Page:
BRICS Foreign Affairs Ministers are currently converging in Cape Town in their continued drive to thrash out a new path to multilateralism that will overhaul the domineering and divisive unipolar Western-led world order.
In preparation for the much-anticipated BRICS Summit in August, SA’s Minister of the Department of International Relations and Cooperation (DIRCO), Dr Naledi Pandor, hosts her counterparts from the BRICS member-states in Cape Town on June 2.
The mid-term gathering provides an opportunity for the Foreign Ministers of BRICS (Brazil, Russia, India, China and South Africa) “to reflect on regional and global developments”.
Russia’s veteran Foreign Affairs Minister Sergey Lavrov is expected to attend in person, making the second visit to the country this year.
China will be represented by the Vice Foreign Minister, Ma Zhaoxu, in the place of Foreign Minister Qin Gang.
Minister Pandor, in her capacity as the current Chair of the BRICS Ministerial Meeting has – in accordance with the practice and policy of inclusive engagement, invited 15 foreign ministers from the continent and the global south as “Friends of BRICS”.
Minister Pandor hosts BRICS Foreign Ministers on Thursday
This bodes well for the increasingly influential bloc.
It is widely speculated that at the August summit in SA, BRICS could adopt a resolution to expand membership.
There are currently seventeen countries that indicated their desire to join BRICS.
However, so far reports are that only five could be accepted this year. They are Argentina, Egypt, Turkey, Saudi Arabia and Iran. Such an expansion will certainly catapult BRICS into a truly special position in global affairs.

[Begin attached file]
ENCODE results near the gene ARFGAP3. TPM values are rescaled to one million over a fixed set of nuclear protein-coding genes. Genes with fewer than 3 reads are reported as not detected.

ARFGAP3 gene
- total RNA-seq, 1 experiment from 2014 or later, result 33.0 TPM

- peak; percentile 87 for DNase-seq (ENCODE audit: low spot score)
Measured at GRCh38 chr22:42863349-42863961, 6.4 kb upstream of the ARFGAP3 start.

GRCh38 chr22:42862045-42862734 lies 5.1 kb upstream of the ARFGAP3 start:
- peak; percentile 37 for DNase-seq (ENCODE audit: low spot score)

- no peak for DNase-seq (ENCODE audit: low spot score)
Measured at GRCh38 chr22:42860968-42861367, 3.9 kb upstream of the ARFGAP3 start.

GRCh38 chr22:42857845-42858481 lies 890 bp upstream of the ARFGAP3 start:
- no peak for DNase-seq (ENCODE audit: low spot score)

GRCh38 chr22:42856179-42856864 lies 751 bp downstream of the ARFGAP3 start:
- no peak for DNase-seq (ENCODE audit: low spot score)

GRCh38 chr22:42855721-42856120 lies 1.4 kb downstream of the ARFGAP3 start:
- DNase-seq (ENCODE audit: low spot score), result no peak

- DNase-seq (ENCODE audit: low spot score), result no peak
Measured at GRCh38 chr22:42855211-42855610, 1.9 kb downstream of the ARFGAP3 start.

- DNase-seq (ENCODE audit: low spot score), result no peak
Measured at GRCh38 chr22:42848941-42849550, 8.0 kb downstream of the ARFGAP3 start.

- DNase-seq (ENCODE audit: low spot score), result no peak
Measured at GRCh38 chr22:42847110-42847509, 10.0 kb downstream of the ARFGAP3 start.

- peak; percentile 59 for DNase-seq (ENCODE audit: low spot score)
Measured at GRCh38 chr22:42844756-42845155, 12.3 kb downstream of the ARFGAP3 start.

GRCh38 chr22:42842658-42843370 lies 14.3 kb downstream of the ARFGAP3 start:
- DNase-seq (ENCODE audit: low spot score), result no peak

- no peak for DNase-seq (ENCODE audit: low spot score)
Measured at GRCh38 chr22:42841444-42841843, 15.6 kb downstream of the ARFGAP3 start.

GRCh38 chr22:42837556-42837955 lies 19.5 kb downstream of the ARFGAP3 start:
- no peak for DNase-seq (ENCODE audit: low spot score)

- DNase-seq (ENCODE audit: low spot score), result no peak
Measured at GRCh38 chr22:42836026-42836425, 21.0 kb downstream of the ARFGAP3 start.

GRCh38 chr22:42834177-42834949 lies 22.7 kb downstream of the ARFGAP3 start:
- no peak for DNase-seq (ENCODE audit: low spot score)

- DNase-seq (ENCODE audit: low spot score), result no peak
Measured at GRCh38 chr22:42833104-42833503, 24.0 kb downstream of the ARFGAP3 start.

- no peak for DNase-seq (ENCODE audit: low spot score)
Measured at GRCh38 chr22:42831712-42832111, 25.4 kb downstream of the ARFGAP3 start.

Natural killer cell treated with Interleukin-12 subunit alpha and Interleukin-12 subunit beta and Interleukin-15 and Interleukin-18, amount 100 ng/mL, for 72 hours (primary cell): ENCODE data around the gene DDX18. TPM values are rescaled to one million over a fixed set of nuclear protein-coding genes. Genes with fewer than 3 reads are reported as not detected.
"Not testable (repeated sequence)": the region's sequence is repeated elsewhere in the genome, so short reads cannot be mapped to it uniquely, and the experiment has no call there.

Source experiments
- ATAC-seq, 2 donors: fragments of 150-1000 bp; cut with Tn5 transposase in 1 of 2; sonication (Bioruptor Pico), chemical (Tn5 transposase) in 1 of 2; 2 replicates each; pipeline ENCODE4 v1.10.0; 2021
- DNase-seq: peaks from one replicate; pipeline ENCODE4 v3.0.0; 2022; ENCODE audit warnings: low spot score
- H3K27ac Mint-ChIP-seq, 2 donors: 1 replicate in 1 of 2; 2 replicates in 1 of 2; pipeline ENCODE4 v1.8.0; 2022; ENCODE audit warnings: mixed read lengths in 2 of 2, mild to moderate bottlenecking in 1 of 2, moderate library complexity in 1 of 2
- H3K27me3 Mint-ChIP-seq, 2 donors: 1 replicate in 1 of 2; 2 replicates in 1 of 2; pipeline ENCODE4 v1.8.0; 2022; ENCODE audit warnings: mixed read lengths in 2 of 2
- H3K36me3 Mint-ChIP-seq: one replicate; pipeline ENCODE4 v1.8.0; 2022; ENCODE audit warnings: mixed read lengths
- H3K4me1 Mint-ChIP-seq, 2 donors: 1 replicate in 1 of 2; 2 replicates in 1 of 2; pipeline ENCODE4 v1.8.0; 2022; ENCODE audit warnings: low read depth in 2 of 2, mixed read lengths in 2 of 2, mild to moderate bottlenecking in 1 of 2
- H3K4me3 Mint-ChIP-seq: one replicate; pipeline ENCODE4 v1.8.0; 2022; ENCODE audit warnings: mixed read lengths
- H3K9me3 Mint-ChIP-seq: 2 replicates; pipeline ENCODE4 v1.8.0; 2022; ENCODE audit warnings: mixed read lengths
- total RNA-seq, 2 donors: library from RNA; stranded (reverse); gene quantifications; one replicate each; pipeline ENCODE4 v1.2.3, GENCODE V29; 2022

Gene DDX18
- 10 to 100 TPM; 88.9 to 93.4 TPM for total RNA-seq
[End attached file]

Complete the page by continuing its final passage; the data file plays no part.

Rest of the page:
Already, BRICS members at the moment represent numerically more people on the planet than all the countries combined. There can be no greater legitimacy to the claim of true representation than that. SA has planned some 200 events as part of its presidency of BRICS throughout its tenure at the helm.
SA’s ambassador for BRICS, Anil Sooklal, says the country is steadfastly committed cooperation and solidarity among members of the strategic global bloc.
SA currently occupies the rotational presidency of BRICS. Pretoria is also set to host the 2023 BRICS Heads of State summit in August.
Ambassador Sooklal made the remarks during his recent visit to China where he met with the Chinese Vice Foreign Minister, Ma Zhaoxu, who is also Coordinator of China’s BRICS Affairs.
Amidst increasingly tense geopolitical relations across the ideologically divided international world order, the five nations in the BRICS bloc of emerging economies regard themselves as “the custodians of genuine multilateralism”.
SA has assumed the BRICS presidency from China. Amb Sooklal says during that time, a series of fruitful achievements were made during China’s tenure at the helm of BRICS.
“BRICS cooperation was taken to a new level,” said Amb Sooklal.
Ma Zhaoxu said China and SA “enjoy a special friendship of comradeship and brotherhood”.
Bilateral diplomatic relations between Beijing and Pretoria were restored 25 years ago in the aftermath of the dawn of majority rule in SA, when President Nelson Mandela became the first democratically-elected leader of a post-apartheid SA.